His primary worship is through Yerevan International Church. But few in his personal circles have saluted his efforts to attend the Divine Liturgy and cultivate relationships with Orthodox clergy. Many evangelicals are soured by years of the older tradition labeling the newcomers a sect, or worse, a cult. But neither has Simonian yet found in the Apostolic church the fellowship that characterized his diaspora youth.
“The warm fuzzies I had growing up are completely void here,” he said. “The church is not so much a community.”
Simonian understands. Soviet communism purged the church, replacing clergy with compliant leadership. Following Armenia’s independence in 1991, this generation still exists but is giving way to a spiritual cadre that he says recognizes the church needs more than ancient traditions.
“We do not need to re-evangelize Armenia,” said Shahe Ananyan, dean of Gevorkian Theological Seminary in the Apostolic holy see of Etchmiadzin, 13 miles west of Yerevan. “Our main task is to wisely consider how to bring both Eastern and Western traditions together in synthesis.”
The church is still discussing application, he said. But he recognized that modern life for many has crowded out liturgical attendance and Bible reading. Forging forward anyway is…
This article was originally published by Christianity Today on April 1, 2022. Please click here to read the full text.
“I want to see 96 percent of Azerbaijanis confess their faith in Christ, and revival often began when the king became a believer,” he said. “But our God is the president of presidents, so the government does not rule over me.”
He has a long way to go.
Panahov, founder of the Vineyard church in Muslim-majority Azerbaijan, arrives at his target by inverting his homeland’s estimated proportion of Christians: 4 percent. Most of these are Russian Orthodox, holdovers from when the Caucasus nation of 10 million was part of the Soviet Union.
But the Azerbaijan Bible Society estimates that 20,000 Azeris have become evangelicals, most within the past two decades. And the government—despite being panned for widespread human rights violations in politics—has earned local plaudits for its level of religious freedom, especially toward Christians and Jews.
Panahov’s own story supports his optimism. But is it wise? Orthodox, Catholic, and Presbyterian leaders offer a word of caution.
From an Azeri Muslim family with a communist father, in 1989 Panahov came to faith at the age of 12 through a local Russian Baptist church. But as he grew interested in the arts and dancing, the conservative Christian community could not accept such worldly activity.
Panahov fell away from the faith as he performed professionally around the world—until in 2007 he tore his meniscus. Doctors in Turkey, where he lived at the time, told him he would never dance again.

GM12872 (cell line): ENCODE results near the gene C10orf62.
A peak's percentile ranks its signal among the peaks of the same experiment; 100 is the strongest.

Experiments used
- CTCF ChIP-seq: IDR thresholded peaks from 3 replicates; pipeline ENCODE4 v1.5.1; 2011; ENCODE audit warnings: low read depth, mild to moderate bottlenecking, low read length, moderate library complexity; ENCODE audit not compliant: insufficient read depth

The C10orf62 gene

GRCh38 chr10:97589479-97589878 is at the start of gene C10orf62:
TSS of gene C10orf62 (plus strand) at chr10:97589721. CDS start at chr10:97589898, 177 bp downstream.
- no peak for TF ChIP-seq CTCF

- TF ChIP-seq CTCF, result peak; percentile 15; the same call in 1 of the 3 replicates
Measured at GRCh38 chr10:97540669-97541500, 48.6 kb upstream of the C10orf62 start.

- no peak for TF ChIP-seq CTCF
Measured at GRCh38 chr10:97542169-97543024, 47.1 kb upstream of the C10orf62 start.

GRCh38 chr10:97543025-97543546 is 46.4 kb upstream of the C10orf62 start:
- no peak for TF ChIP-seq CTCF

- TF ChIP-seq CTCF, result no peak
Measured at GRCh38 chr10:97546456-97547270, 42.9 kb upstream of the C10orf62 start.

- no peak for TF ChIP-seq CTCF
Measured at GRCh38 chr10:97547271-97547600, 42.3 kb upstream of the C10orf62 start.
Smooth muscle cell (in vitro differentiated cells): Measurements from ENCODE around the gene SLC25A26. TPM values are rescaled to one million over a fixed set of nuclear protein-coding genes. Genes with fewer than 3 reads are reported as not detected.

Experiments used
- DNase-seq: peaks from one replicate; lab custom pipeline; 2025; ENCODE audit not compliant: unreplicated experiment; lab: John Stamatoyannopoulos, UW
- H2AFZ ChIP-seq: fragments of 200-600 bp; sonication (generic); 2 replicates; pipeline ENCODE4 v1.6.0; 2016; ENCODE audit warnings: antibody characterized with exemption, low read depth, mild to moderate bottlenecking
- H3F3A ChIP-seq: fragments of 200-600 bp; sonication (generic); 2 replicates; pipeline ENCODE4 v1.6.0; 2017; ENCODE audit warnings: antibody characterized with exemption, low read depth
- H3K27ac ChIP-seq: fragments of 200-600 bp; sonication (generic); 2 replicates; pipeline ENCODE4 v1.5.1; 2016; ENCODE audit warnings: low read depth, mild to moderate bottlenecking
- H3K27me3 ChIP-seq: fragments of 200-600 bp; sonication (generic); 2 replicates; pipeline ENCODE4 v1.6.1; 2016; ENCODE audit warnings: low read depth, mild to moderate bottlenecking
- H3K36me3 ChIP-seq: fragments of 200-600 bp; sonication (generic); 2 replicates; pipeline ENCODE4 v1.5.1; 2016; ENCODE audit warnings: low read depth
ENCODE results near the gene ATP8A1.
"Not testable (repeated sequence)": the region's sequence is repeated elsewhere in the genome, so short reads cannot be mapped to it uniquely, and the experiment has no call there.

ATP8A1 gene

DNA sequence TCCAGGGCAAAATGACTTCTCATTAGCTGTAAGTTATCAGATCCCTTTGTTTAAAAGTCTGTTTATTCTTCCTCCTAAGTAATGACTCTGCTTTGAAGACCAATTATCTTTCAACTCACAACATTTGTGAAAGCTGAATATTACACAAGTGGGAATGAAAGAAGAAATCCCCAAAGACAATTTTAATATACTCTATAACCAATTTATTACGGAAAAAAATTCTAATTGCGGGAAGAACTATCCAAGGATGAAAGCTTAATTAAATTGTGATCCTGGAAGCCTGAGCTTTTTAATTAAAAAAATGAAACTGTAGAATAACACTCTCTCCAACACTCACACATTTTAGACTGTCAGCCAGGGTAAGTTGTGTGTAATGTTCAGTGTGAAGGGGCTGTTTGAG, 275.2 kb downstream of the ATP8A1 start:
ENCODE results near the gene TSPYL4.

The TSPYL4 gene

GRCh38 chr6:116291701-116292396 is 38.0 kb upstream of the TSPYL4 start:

It was then he recalled Jesus—whom he said spoke a word of healing to him. But through his Turkish pastor, God also gave him a commission: Return to Azerbaijan, and share what God has done for you.
Panahov was reluctant, knowing his artistic passion was a spiritual offense. But trusting God, he went back and eventually found a new church home. Over the next seven years he worshiped comfortably, started a family, and even found work as a dance instructor. But then he heard again the voice that healed him: Go out and start a house church.
He left his fellowship with tears but knew to obey. In the beginning he met mostly with believing relatives, but four years later their number grew to the 50 required by the authorities for registration. Similar miracles have marked many in the movement, which according to Panahov counts 350 believers in 16 cell groups, spread throughout his Caspian Sea country.
And God has used his artistic talent. His team has drawn hundreds to gospel-themed performances in downtown Baku, the nation’s capital. Media and filmmaking have put the message on the internet. The Vineyard church baptized 64 new Christians during the pandemic, he said, and 36 during Azerbaijan’s victorious war with neighboring Armenia.
“Two years ago, the churches did not believe opportunities for evangelism could reach such a level,” Panahov said. “But I know it is from God, because I don’t have the brains for it.”
It is also from the government, which following many years of suppression now works with church leaders to legalize their fellowships. While noting a positive trend, the US Commission on International Religious Freedom still recommends Azerbaijan for inclusion on the State Department’s Special Watch List for religious freedom violators.
Of concern is the legislation that requires 50 people before legal registration. Many evangelicals celebrate the freedom they do have—and the movement of the Holy Spirit to far surpass this number. But some notice…
This article was originally published by Christianity Today on April 1, 2022. Please click here to read the full text.